This tiny U.S. ally is showing few signs of the world economic crisis, even as some of its Persian Gulf neighbors struggle with debt, stalled projects and the collapse in oil prices.
The force driving Qatar: A virtual pipeline to carry vast holdings of Persian Gulf natural gas to energy-hungry consumers in faraway places like Britain and the United States — a project Qatar is determined to pursue despite the global slowdown.
Here in Ras Laffan, an hour's drive through bleak desert north of the capital, Doha, sits the country's multibillion-dollar gas bet on its future.
The export route is set to grow much wider, solidifying Qatar's place as the world's biggest liquefied natural gas exporter. This week, Qatar's emir inaugurated the latest in a series of mammoth new production facilities that aim to more than double the country's annual output of LNG to 77 million tons by decade's end.
But from an energy producer's point of view, it is hard to imagine a worse time to come online. The global economic meltdown is killing demand for energy including LNG — a supercooled form of the cooking, heating and power-generation fuel condensed into liquid for easier transport by ship.
"Because you have weakening demand, you're going to have a lot of LNG on the seas trying to find a home," said David Dugdale, an energy analyst at MFC Global Investment Management in London.
Francisco Blanch, a Banc of America Securities-Merrill Lynch commodity strategist, summed up the problem in a report this week: The world, he said, is "swimming in liquid gas."
Blame it on the economic meltdown. Demand for manufactured goods built in factories powered by natural gas-fueled electricity is tumbling. At the same time, penny-pinching consumers are looking to trim their utility bills.
Other countries are racing to profit from LNG. Indonesia, Russia and Yemen each have LNG projects due to start this year, adding to the oversupply.
All that is bad news for Qatar, a nation of 1.4 million — mostly imported foreign laborers — that has parlayed its energy bounty into an outsize role: the tiny country, an OPEC member, hosts the Mideast outpost of the U.S. military's Central Command. It also bankrolls the outspoken satellite channel Al-Jazeera and increasingly acts as a mediator in Mideast conflicts.
But, global recession or not, Qatar is determined to press ahead with its gas plans.
Doing so will ensure additional income to strengthen the Arab state's clout as an alternative to longtime regional powerhouses Saudi Arabia and Egypt. Added capacity will also give Qatar better economies of scale to undercut smaller producers in the U.S.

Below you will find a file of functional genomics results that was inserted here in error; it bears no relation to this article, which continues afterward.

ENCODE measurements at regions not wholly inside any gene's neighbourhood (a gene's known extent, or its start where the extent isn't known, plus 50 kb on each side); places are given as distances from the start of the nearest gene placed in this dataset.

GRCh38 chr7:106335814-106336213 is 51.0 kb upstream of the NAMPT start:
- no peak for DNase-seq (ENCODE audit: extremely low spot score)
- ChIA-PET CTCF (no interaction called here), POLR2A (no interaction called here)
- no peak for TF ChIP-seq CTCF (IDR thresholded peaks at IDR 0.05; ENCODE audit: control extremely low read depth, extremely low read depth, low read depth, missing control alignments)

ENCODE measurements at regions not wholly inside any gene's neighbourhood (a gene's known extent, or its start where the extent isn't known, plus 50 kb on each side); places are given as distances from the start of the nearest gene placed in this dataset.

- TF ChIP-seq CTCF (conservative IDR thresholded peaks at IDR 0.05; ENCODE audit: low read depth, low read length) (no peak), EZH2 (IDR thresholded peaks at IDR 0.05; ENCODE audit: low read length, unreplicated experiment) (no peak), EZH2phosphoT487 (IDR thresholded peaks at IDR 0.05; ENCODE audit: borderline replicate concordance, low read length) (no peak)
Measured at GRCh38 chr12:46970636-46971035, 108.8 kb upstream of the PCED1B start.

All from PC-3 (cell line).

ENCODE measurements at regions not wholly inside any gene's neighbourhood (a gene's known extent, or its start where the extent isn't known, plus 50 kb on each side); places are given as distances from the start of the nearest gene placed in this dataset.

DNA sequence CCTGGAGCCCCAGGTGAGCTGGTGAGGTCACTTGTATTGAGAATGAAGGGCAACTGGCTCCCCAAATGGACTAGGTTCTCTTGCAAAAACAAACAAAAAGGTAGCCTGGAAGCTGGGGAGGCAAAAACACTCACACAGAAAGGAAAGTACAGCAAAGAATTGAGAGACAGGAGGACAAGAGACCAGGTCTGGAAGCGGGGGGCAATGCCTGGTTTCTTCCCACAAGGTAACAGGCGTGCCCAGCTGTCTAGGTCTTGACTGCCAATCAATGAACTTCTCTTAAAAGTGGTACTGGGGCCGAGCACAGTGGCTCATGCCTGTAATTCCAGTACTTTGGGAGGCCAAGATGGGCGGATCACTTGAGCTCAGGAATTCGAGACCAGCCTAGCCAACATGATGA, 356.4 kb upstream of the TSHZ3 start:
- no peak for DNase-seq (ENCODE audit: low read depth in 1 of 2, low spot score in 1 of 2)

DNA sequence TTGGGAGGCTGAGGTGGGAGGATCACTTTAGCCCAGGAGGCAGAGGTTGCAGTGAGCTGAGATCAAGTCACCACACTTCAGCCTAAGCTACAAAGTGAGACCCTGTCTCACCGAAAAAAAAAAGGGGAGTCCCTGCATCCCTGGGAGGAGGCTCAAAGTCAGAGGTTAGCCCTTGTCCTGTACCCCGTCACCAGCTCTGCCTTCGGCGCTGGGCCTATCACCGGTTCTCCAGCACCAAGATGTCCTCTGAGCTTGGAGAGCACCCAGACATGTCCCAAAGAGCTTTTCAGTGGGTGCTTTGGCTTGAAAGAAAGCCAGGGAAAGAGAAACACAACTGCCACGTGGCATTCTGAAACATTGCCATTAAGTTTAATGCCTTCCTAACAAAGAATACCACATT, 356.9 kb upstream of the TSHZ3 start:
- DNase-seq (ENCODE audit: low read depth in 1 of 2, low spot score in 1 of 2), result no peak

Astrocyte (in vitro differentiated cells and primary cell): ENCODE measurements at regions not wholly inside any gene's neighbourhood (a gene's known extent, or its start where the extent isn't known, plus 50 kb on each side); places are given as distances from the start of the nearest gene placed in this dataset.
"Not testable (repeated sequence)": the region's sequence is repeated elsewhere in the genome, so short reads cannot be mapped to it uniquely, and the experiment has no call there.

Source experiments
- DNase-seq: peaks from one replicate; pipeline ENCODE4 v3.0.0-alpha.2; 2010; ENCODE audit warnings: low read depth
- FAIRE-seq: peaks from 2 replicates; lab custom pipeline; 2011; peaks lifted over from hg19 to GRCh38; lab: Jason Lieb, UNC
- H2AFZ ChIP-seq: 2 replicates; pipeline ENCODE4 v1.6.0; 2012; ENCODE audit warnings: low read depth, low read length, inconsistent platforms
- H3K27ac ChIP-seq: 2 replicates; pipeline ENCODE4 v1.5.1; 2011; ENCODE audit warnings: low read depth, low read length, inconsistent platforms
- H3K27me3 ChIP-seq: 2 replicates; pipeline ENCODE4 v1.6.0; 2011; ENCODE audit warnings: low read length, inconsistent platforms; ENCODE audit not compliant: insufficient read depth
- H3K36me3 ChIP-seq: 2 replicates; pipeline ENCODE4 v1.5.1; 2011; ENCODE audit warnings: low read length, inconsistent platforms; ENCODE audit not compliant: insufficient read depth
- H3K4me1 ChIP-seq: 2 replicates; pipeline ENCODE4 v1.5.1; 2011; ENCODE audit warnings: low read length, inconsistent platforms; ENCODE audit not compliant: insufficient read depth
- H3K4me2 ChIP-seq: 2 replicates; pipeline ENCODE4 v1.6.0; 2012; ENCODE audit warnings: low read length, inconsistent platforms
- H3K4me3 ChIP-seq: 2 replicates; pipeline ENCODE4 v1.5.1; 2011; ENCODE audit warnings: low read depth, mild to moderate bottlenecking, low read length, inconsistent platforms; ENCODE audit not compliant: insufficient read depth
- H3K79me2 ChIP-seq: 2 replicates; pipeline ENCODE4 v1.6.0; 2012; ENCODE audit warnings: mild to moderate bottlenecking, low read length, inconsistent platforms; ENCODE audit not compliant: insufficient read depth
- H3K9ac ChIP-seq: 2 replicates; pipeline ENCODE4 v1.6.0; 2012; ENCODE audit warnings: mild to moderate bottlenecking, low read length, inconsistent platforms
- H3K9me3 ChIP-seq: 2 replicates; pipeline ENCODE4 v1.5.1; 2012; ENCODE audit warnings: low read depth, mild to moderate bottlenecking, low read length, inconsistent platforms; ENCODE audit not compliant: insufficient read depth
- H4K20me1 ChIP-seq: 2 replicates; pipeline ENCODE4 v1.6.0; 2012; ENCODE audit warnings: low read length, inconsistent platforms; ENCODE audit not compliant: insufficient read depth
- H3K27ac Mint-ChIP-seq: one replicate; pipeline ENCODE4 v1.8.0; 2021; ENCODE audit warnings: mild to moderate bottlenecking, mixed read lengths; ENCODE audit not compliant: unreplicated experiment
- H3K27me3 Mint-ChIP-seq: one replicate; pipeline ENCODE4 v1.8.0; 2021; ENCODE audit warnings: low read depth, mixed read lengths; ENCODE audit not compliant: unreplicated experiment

"I am confident we can manage the glut," Qatar Energy and Industry Minister Abdullah bin Hamad al-Attiyah said earlier this week.
Qatargas 2, the $13.2 billion project inaugurated Monday, is loaded with superlatives.
The production equipment — the world's largest — is more than twice as big as previous models. Purpose-built tanker vessels are so tall and fast the company's head says they should thwart pirates that threaten their route around the Arabian Peninsula. Never before has any company tried to manage so much of the supply chain itself.
Qatargas 2 includes two production lines known as trains. Natural gas sucked from underwater wells is cooled in onshore facilities in Ras Laffan to turn into a liquid for easier transport. It is converted back into gas at destination.
Exxon Mobilowns 30 percent of one train and 18.3 percent of another. French oil producer Total SA has a 16.7 percent stake in one train and state-owned Qatar Petroleum owns the rest.
Natural gas from Qatargas 2 is primarily destined for the United Kingdom, which needs more fuel to make up for declining domestic production.
The project aims to supply some 20 percent of the UK's natural gas needs through a terminal built by Qatargas and partners in Wales. Later projects are targeting the U.S. market.
"It's going to be very, very important to the UK to have a long-term, secure gas supply from a friendly country," the UK's Prince Andrew, who represents British trade and investment, said after the inauguration.
However, it may take years before Britain will need all the 15.6 million tons of LNG the new facility will produce annually.
The remainder — possibly as much as 50 percent — will likely end up in the U.S. and other markets for four or five years, Qatargas CEO Faisal al-Suwaidi said.
"For the shorter term, I don't think the UK will be able to take 16 million tons," al-Suwaidi said. "Anything the UK cannot absorb, we will have to find a market for."